Among other things, his invitation to proclaim the Gospel through what he called the “saints next door”; to do one’s duty (pray, work, take care of the home, take care of the family, rest) with the hope that these tasks, even in the midst of difficulties and suffering, are a way of encountering God and of service to others. The Church is all the baptized together; each one is the protagonist of evangelization. I would also stress the Pope’s insistence on God’s forgiveness and mercy, especially during the Jubilee of Mercy. It implies constantly having in mind God’s love for all men and women, so clearly seen in the sacrament of reconciliation. Despite one’s own miseries, there is no man or woman who cannot hope for God’s forgiveness: there is always a path to return to him. On the other hand, the closeness of Pope Francis to the most vulnerable, calls all Christians to foster the “culture of encounter” that is so evangelical.
A few days ago, the Pope invited the faithful of the world to pray against the attacks of the devil, who always tries to destroy the unity of the Church. How did you receive this invitation?
My first reaction was joy, because Pope Francis’ invitation to pray for such an important intention gives us impetus and hope for the faith that the Pope himself has in prayer. On the other hand, it saddens us, because it responds to a difficult situation. Everything that is contrary to unity does not come from God, but from the enemy. He also asks us to pray to Saint Michael. Unity is a necessary condition for life, also because, for the Church, for theology and for the faith, the Pope is the visible principle of unity; the burden of unity falls on the Pope and hence he asks us to help with prayer, not only now, but always. Every time he finishes a letter he asks: “Pray for me.” It is clear that it is not just a nice, pious phrase, but that he really believes in prayer and asks for prayer, especially in this difficult moment. We must always pray for the Pope; and the more difficult the situations are, the more dangers there are against unity, the more we need to be with the Pope and with the unity of the Church.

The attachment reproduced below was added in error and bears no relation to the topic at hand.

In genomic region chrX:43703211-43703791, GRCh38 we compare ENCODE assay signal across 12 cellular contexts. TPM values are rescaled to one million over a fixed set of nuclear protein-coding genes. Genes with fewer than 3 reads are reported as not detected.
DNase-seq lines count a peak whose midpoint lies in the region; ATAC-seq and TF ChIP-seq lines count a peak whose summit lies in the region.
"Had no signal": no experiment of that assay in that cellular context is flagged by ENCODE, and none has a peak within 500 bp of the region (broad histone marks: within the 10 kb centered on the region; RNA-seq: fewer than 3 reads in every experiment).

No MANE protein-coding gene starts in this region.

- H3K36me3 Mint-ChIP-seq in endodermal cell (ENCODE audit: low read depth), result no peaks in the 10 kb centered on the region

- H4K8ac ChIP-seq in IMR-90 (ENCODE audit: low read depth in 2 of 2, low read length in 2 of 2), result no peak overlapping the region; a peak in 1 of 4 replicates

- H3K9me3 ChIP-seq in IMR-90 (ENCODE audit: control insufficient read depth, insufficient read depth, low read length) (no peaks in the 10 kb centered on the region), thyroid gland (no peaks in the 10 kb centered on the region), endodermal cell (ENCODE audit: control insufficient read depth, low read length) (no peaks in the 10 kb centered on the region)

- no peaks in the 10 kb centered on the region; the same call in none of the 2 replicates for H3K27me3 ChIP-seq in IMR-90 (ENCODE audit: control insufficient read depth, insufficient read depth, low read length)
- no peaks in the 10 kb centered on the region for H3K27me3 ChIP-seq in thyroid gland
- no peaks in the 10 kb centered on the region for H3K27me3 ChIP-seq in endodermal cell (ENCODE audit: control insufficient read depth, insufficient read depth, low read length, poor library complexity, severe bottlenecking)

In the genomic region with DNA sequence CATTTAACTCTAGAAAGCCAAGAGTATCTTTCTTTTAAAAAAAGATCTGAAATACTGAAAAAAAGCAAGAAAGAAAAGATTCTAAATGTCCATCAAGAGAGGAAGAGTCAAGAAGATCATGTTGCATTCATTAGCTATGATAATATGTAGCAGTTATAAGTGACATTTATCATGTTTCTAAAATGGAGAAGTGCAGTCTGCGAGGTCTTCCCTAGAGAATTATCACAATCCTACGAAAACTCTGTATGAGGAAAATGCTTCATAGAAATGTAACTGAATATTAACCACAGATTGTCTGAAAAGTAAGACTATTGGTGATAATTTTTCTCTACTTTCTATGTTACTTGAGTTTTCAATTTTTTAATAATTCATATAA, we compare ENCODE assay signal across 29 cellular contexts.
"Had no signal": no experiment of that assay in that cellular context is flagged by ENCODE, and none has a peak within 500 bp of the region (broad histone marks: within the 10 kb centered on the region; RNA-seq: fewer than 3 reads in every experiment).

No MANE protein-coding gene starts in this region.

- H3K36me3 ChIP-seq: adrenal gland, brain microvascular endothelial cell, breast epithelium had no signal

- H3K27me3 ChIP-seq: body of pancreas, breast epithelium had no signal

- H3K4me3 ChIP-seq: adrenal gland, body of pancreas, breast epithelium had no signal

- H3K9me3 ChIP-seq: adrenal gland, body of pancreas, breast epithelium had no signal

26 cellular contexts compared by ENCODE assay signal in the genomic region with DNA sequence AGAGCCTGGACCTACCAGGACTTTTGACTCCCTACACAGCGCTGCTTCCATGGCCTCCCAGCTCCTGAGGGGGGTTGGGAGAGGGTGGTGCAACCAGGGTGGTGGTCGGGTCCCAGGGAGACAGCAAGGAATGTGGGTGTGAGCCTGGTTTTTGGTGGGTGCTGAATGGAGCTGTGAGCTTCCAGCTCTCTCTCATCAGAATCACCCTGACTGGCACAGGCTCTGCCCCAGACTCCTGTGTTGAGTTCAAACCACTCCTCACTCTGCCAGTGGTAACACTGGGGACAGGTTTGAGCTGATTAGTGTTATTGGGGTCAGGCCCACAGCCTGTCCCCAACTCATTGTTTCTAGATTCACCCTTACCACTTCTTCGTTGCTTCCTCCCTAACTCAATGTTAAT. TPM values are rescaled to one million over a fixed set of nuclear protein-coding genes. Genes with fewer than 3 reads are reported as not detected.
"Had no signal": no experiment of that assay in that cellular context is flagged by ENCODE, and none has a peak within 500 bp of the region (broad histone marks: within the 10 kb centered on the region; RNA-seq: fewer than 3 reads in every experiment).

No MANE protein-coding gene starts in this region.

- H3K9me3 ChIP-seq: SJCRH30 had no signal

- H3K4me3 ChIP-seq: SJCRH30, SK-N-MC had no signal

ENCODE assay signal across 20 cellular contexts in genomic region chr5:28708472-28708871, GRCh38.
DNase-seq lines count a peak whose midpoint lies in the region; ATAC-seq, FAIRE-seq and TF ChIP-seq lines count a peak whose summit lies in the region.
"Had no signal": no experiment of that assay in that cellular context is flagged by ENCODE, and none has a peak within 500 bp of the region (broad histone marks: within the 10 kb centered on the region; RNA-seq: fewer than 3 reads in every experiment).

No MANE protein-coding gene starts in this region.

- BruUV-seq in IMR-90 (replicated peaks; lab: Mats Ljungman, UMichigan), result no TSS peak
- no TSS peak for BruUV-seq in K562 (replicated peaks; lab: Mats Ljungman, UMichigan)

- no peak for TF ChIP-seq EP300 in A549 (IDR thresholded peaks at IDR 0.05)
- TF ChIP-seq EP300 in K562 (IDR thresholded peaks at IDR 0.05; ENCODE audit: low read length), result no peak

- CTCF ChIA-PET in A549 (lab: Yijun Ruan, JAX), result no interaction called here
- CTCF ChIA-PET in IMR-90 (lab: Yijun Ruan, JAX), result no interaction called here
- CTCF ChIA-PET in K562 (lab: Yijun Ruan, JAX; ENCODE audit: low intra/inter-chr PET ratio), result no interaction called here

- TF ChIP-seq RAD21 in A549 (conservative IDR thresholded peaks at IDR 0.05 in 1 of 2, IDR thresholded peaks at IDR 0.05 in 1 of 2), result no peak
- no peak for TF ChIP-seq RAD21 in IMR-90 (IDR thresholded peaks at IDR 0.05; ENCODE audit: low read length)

So is the Pope asking that before we become upset or get angry about problems, we need to return to what is essential?
Binding the figure of the Pope with unity is not only good, but essential. The Pope is the visible principle of unity, faith, and communion. I insist, it is a reason for joy, but also for sorrow, because of the current difficulties.
For many years Opus Dei has been present in countries such as China and Russia, the same countries that the Pope has included in his priorities. Are they still “taboo” countries for the Church?
In the case of Russia, the presence of the Catholic Church is appreciated by the Orthodox hierarchy, and there is a desire for fraternal collaboration, which grew after the meeting between the Pope and the Patriarch of Moscow in 2016. Catholics and Orthodox share many spiritual and cultural challenges, and the faithful of Opus Dei who live in Russia work together with other Christians to promote the family, respect for life, help for the needy, the determination not to be afraid to go against the tide for young people, support for Christians persecuted in different parts of the world, etc.
And in the case of China, on what paths can Christians travel?
As for China, the new agreements necessarily imply new challenges, as the Pope explained. The Church in China wants to live its faith and continue with the work of evangelization, and the few faithful of Opus Dei who work in this great country wish to contribute to this, learning from other Catholics, and bringing the message of sanctification of ordinary life.